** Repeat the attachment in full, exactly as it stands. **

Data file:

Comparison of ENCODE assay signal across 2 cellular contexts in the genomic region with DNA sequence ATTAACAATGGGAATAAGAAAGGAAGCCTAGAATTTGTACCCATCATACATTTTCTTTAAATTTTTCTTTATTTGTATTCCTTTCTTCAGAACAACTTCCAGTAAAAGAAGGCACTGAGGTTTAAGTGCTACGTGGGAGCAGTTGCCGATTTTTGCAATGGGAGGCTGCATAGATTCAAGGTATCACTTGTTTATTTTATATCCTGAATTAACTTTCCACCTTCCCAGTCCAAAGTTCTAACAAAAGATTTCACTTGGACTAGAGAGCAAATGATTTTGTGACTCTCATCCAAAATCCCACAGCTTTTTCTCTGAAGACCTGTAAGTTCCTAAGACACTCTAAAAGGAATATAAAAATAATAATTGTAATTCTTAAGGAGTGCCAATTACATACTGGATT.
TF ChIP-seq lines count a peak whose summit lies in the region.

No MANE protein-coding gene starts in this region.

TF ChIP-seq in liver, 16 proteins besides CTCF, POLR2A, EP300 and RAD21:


Comparison of ENCODE assay signal across 2 cellular contexts in the genomic region with DNA sequence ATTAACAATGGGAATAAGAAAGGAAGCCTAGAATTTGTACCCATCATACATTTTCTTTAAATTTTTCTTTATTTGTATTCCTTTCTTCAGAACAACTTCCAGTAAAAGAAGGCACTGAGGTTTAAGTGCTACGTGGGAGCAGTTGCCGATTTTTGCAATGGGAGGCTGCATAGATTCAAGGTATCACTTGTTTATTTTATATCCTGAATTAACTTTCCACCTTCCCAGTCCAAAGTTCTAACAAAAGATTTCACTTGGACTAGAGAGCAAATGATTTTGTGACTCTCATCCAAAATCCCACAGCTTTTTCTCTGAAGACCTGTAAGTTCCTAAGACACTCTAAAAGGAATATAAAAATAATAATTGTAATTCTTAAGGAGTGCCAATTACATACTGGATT.
TF ChIP-seq lines count a peak whose summit lies in the region.

No MANE protein-coding gene starts in this region.

TF ChIP-seq in liver, 16 proteins besides CTCF, POLR2A, EP300 and RAD21: